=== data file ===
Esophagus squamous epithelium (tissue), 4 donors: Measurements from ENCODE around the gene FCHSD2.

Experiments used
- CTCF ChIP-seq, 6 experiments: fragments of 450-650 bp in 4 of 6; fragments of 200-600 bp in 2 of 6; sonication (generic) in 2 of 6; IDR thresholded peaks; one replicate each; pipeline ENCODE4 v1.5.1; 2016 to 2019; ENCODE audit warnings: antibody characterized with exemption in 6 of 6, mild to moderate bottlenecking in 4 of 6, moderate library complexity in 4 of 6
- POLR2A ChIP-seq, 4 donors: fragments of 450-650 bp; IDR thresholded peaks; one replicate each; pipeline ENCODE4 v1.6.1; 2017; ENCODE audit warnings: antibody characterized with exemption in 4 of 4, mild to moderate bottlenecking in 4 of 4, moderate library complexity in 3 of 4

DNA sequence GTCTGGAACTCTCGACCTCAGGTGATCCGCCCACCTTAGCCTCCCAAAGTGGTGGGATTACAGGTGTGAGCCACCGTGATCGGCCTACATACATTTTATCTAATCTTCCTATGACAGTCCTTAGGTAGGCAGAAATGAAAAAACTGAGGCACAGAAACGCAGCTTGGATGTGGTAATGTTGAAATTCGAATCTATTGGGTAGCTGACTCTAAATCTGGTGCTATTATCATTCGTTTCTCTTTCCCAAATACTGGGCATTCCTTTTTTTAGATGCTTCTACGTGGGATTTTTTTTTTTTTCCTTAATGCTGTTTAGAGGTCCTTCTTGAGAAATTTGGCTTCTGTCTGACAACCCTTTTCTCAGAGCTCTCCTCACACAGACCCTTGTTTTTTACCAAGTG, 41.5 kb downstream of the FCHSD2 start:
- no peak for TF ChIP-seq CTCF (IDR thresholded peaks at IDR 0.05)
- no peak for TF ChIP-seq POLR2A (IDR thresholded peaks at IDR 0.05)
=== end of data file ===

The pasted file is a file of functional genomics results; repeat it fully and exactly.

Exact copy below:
Esophagus squamous epithelium (tissue), 4 donors: Measurements from ENCODE around the gene FCHSD2.

Experiments used
- CTCF ChIP-seq, 6 experiments: fragments of 450-650 bp in 4 of 6; fragments of 200-600 bp in 2 of 6; sonication (generic) in 2 of 6; IDR thresholded peaks; one replicate each; pipeline ENCODE4 v1.5.1; 2016 to 2019; ENCODE audit warnings: antibody characterized with exemption in 6 of 6, mild to moderate bottlenecking in 4 of 6, moderate library complexity in 4 of 6
- POLR2A ChIP-seq, 4 donors: fragments of 450-650 bp; IDR thresholded peaks; one replicate each; pipeline ENCODE4 v1.6.1; 2017; ENCODE audit warnings: antibody characterized with exemption in 4 of 4, mild to moderate bottlenecking in 4 of 4, moderate library complexity in 3 of 4

DNA sequence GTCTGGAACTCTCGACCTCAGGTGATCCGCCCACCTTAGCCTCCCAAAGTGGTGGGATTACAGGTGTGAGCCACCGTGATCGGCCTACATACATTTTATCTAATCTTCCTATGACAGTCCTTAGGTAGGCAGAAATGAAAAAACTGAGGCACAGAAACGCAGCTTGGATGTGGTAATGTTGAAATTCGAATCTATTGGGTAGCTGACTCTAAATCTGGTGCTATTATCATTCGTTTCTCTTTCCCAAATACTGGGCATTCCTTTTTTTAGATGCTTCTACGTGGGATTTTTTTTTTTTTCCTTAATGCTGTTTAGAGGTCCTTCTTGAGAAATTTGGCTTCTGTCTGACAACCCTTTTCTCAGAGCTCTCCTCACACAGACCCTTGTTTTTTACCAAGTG, 41.5 kb downstream of the FCHSD2 start:
- no peak for TF ChIP-seq CTCF (IDR thresholded peaks at IDR 0.05)
- no peak for TF ChIP-seq POLR2A (IDR thresholded peaks at IDR 0.05)